Cryolite is name after the Greek words kryos – Ice, and lithos – stone, based on the typical icy
-white color of this ore.
Cryolite is an unusual ore with an interesting history. It was commercially mined in large quantities in Greenland since the mid-1800’s, and this one locality produced almost the entire source of collectors specimen. Greenland was the only major source of cryolite anywhere in the world. The mine is now closed although some stock-piled ore is still being exported. Cryolite’s economic importance was as a flux for the production of aluminum, but its significance became entirely diminished once it was able to be synthesized. This made the ore operation no longer necessary, and mining and production of Cryolite was entirely stopped.
The cryolite ore was used as a solvent for the aluminium-rich ore bauxite which is a combination of various oxides of aluminium.
Cryolite is usually lightly colored, and it commonly associated with contrasting dark brownish yellow Siderite. The Siderite may also be in microcrystals covering the Cryolite, making it appear yellow or brown. Cryolite has a very low refractive index, similar to water, and therefor if transparent pieces put in water, they will blend right in and be hard to distinguish in the water.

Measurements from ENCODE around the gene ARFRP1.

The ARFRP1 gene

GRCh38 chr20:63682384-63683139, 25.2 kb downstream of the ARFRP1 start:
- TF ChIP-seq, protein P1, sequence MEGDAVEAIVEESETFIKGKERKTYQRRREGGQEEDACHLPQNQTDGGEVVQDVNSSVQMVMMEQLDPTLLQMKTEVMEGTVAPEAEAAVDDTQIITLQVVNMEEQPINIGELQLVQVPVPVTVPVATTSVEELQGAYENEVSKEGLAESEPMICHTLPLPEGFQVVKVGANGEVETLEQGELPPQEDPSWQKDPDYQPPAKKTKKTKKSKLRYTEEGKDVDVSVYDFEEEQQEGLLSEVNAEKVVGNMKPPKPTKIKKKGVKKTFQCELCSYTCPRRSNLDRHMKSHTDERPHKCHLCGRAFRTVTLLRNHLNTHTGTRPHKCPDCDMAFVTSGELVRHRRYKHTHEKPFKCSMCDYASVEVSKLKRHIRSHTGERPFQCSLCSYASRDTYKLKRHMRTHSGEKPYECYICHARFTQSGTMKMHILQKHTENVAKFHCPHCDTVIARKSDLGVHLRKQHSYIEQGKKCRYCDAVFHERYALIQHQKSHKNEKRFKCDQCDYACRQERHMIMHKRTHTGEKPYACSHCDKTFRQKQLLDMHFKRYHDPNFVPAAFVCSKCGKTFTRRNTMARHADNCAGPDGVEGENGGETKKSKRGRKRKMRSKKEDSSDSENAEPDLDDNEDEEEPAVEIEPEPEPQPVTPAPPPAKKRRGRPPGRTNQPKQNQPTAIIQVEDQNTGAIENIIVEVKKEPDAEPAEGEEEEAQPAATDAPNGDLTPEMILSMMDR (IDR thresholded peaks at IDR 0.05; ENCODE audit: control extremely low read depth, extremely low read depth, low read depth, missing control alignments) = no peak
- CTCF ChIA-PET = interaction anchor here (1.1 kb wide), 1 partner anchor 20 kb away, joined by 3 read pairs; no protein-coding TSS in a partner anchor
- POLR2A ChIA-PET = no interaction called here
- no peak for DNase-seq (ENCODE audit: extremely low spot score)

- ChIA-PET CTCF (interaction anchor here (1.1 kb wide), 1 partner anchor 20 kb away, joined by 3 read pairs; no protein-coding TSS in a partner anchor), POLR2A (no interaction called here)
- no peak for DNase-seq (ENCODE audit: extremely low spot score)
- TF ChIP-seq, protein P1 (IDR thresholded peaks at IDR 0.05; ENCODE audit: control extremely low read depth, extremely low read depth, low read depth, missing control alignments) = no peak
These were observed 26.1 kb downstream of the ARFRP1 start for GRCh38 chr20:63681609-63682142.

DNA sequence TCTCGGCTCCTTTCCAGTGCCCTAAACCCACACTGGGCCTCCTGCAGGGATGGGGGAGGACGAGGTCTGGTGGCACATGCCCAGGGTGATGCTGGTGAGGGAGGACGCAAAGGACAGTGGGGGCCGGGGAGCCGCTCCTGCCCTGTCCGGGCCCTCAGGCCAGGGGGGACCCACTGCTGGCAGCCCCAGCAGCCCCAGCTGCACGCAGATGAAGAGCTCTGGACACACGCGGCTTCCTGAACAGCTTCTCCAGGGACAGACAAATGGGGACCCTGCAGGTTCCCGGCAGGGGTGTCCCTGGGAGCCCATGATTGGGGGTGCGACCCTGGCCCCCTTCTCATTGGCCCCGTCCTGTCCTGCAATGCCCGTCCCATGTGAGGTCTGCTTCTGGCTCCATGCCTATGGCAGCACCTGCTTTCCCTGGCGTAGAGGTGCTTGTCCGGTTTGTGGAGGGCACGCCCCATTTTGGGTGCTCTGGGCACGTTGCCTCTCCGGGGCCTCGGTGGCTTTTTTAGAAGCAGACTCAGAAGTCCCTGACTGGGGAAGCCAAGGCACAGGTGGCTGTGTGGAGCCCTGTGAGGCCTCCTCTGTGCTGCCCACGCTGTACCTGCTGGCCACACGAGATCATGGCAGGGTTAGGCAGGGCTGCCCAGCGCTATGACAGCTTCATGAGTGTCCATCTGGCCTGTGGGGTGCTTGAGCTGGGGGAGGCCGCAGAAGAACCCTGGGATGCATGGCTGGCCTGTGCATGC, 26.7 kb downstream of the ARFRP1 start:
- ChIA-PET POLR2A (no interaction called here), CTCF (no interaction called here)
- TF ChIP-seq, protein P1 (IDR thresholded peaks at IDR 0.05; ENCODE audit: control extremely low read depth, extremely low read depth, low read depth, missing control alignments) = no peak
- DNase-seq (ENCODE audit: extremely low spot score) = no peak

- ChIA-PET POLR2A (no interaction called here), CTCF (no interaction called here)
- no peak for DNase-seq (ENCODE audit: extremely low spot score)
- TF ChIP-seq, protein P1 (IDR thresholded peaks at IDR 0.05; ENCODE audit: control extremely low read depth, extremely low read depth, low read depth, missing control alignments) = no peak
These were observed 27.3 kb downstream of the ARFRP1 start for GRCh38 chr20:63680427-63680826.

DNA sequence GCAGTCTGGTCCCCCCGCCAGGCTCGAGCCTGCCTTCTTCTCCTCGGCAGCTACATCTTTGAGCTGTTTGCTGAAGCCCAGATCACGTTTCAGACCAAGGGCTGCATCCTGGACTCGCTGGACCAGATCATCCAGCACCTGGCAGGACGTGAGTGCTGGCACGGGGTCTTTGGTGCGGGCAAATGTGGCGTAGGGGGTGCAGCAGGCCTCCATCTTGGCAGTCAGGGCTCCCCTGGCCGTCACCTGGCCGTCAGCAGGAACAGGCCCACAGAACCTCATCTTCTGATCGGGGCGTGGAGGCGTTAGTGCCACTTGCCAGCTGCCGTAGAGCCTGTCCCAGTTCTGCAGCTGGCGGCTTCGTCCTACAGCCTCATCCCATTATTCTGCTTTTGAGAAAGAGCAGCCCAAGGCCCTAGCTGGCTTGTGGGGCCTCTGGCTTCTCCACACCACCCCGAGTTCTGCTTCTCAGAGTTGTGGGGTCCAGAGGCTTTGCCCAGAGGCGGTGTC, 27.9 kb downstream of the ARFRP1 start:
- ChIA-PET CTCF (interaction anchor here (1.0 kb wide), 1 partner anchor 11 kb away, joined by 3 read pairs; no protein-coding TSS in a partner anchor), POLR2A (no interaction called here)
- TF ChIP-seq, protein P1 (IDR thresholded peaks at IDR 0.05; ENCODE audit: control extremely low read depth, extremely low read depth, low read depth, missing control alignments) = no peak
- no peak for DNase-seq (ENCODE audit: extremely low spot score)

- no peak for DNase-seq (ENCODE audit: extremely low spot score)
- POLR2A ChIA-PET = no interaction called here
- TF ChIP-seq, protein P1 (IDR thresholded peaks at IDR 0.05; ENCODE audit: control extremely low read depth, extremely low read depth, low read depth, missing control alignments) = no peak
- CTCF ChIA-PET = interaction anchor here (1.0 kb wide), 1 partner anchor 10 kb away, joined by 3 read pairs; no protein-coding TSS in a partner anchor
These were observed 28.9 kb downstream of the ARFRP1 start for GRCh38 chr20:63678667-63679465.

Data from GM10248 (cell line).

It is difficult to separate atoms of aluminium and oxygen during smelting, to produce pure liquid aluminium. The addition of cryolite in the process acts as a flux and cuts in half the temperature required to obtain aluminum. The savings in energy expenditure, and money spent, are considerable. The ore was considered so strategic during World War II that American troops were stationed in Greenland to protect the cryolite ore.
Cryolite is now too rare for general commercial use and has been largely replaced by synthetic sodium aluminium fluoride.